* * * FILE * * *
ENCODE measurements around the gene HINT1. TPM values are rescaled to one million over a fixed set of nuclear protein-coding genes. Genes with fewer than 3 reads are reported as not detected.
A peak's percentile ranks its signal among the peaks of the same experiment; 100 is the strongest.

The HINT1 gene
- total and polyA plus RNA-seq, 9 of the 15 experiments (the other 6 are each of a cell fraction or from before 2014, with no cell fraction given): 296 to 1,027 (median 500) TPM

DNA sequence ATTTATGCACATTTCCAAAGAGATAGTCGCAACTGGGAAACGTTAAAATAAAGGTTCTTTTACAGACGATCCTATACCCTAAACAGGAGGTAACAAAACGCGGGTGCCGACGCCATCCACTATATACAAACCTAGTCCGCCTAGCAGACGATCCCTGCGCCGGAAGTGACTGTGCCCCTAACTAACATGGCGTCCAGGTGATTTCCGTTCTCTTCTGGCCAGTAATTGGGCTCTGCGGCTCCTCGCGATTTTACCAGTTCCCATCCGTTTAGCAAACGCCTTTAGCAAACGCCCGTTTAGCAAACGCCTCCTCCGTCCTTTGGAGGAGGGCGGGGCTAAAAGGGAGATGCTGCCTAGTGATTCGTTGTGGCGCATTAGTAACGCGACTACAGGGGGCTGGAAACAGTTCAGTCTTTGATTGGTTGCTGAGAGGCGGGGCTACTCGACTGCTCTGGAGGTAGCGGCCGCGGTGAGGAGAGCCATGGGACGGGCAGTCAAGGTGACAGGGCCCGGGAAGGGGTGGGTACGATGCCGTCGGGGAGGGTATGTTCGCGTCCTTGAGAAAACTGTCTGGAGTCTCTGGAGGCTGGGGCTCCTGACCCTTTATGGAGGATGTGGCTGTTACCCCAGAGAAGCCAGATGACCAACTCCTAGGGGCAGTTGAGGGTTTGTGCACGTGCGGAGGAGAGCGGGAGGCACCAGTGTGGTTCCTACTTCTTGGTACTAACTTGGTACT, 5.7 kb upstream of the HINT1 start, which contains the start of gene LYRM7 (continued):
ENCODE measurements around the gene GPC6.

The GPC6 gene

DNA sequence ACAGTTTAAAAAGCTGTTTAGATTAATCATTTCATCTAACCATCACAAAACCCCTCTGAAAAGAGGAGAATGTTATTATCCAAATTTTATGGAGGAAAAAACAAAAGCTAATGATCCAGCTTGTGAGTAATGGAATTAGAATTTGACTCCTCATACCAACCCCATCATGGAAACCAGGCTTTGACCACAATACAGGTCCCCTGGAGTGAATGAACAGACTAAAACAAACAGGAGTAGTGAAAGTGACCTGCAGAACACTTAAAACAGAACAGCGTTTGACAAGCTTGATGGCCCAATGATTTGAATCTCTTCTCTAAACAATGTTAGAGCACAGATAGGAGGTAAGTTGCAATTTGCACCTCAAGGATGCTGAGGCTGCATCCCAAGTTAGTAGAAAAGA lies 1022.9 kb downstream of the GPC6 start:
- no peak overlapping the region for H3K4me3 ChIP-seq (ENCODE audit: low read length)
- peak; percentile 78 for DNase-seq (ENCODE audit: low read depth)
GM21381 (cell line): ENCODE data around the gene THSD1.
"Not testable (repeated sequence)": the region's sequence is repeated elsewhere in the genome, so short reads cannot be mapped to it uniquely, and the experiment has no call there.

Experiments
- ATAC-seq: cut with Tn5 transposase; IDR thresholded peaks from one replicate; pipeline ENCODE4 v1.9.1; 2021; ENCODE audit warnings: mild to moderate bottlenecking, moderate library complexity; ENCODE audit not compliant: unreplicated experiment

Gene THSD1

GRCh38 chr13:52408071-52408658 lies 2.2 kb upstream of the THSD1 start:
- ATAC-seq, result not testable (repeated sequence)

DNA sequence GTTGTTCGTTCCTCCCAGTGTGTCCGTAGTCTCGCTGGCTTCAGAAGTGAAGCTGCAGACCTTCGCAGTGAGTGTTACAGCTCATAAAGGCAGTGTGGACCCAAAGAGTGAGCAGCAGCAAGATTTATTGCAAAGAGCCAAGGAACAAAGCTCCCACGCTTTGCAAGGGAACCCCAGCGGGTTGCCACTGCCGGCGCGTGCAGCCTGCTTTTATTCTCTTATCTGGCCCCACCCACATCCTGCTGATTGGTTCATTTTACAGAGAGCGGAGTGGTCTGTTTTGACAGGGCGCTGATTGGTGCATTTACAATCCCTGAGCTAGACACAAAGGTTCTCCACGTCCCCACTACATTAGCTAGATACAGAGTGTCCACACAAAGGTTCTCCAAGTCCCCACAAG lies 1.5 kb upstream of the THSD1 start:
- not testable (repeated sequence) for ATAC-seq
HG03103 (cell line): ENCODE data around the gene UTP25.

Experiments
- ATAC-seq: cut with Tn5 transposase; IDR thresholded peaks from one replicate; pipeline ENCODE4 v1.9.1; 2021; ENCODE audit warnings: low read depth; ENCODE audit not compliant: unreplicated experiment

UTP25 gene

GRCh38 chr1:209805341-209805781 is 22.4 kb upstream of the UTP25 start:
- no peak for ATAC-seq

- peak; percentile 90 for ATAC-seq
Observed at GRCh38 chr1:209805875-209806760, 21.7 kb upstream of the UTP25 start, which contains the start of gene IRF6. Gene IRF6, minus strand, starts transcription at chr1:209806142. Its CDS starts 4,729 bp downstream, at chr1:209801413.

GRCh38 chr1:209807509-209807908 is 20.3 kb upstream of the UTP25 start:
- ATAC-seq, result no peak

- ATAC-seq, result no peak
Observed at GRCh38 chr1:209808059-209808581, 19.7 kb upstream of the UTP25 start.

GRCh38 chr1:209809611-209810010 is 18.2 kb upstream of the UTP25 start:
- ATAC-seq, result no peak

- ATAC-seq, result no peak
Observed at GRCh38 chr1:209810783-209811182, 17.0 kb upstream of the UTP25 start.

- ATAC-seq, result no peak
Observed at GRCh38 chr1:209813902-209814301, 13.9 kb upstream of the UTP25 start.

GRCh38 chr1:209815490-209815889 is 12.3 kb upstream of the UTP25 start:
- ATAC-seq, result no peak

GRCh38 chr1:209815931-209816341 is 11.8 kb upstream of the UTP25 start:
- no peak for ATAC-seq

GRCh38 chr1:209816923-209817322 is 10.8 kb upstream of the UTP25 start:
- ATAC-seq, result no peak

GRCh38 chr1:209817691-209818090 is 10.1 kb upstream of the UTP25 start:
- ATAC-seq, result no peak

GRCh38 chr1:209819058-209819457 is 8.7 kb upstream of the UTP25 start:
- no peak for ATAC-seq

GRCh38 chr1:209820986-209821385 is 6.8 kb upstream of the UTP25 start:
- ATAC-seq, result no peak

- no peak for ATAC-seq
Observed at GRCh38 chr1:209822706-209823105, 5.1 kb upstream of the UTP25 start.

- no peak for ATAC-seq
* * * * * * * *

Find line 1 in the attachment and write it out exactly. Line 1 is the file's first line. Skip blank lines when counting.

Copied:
ENCODE measurements around the gene HINT1. TPM values are rescaled to one million over a fixed set of nuclear protein-coding genes. Genes with fewer than 3 reads are reported as not detected.